Following the readiness of the James Webb Telescope suite, the launch date of this space observatory was set for the last days of 2021.
According to NASA and the European Space Agency, the launch of the James Webb Space Observatory is currently scheduled for December 18, indicating a six-week delay from previous planning. The project’s timing and costs, which have been planned since the 1990s, have steadily increased to $ 10 billion.
“Now is the day that thousands of people have been working on for years and millions of people around the world are waiting for,” said Günther Hasinger, director of the European Space Agency’s science office on the James Webb launch date.
“Thanks to the efforts made, the web and the Ariane 5 launcher are ready, and we look forward to the final preparations for launch at the European space port.”
Previously, October 31 (November 9) was set as the launch time, but it is still expected that this date will change. NASA Director of Science Thomas Zurbuchen said in June that the launch schedule seemed too complicated .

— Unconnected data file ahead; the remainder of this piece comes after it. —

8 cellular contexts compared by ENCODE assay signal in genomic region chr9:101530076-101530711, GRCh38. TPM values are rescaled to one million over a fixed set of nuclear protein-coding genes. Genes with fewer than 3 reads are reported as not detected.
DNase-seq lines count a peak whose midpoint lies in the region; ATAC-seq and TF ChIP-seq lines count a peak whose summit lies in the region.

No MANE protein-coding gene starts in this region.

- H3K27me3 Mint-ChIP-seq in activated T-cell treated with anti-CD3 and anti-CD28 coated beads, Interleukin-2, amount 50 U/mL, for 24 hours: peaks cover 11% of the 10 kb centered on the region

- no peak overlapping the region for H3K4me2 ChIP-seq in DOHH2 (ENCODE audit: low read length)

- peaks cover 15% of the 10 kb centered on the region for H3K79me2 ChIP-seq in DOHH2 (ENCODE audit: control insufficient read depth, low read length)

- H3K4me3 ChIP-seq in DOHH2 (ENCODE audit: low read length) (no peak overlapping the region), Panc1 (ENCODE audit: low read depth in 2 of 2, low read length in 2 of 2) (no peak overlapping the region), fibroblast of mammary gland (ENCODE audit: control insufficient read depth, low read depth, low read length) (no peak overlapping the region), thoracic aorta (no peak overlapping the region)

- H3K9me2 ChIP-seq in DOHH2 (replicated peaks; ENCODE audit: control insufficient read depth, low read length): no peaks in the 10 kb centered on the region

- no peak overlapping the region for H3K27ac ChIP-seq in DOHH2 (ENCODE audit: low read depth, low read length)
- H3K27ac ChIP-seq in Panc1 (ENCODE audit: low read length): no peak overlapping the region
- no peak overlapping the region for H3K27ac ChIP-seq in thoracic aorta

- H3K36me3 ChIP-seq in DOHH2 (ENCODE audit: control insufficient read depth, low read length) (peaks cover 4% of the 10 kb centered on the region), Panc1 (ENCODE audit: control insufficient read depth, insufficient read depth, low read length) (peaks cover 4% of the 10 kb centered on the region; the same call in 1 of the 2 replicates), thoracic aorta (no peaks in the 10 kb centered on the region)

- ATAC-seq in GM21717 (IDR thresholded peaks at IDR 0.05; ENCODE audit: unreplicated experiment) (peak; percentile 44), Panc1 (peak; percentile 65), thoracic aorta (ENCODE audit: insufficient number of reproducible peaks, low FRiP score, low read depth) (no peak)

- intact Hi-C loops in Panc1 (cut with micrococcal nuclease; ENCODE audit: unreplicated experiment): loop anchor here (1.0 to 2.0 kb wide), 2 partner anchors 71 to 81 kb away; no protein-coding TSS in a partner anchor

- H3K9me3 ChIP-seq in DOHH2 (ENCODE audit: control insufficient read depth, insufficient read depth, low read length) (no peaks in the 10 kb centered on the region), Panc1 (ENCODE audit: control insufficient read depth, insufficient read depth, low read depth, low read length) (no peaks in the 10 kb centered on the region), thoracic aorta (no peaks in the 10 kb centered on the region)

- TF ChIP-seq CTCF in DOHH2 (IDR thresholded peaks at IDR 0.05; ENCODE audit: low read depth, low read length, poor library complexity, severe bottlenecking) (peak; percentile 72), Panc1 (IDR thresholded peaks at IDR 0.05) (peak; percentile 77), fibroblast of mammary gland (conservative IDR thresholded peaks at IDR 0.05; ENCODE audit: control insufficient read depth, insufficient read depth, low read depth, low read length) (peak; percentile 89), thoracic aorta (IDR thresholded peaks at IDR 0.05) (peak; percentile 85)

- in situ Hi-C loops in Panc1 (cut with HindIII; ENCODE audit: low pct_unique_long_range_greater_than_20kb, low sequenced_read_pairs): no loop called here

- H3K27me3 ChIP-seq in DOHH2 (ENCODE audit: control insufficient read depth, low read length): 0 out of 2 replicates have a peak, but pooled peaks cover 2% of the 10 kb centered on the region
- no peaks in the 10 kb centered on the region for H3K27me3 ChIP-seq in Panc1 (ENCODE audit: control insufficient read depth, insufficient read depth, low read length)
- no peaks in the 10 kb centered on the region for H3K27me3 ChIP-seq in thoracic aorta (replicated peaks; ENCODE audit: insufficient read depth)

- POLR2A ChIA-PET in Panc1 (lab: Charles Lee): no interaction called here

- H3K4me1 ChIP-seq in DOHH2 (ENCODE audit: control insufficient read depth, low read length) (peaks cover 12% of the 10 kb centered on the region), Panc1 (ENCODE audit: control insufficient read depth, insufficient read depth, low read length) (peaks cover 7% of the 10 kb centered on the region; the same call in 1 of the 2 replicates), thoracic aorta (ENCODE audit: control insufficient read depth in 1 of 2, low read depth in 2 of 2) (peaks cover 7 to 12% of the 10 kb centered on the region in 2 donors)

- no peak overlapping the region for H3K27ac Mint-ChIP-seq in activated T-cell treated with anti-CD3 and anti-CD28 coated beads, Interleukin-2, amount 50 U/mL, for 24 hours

Despite completing the preparations for the James Webb Telescope , the space observatory has not yet moved from its current location in California to the European Space Agency’s launch site in Guyana, France, and estimates suggest it will take about 10 weeks from launch to launch. The Arian 5 rocket, which launches the telescope, began its journey to French Guiana in South America in mid-August, according to an ESA statement.
«Gregory L. “The Web is an exemplary mission and a demonstration of perseverance,” said Gregory L. Robinson, director of NASA’s James Webb program. Together we have overcome the technical barriers and challenges of the Corona epidemic. “We now have a telescope and a rocket ready to launch, and I look forward to the big day and its amazing scientific data.”
After launching the James Webb Space Telescope, the spacecraft will take about a month to travel 1.5 million kilometers to reach the second Lagrangian point (L2). Where the telescope can benefit from a relatively stable orbit “parking point” on the other side of the earth relative to the sun. This location is important for the telescope because it must be well protected from heat so as not to interfere with the operation of its instruments in the infrared.
According to the European Space Agency, the telescope’s instruments will not turn on for two or three months after launch, and the telescope’s main scientific activity will begin about six months after launch. Thus, we have to wait until 2022 for the telescope to open its eyes to the world.
Cover photo: Graphic design of the launch of the James Webb Space Telescope by the Arian 5 rocket
Credit: D. Ducros, ESA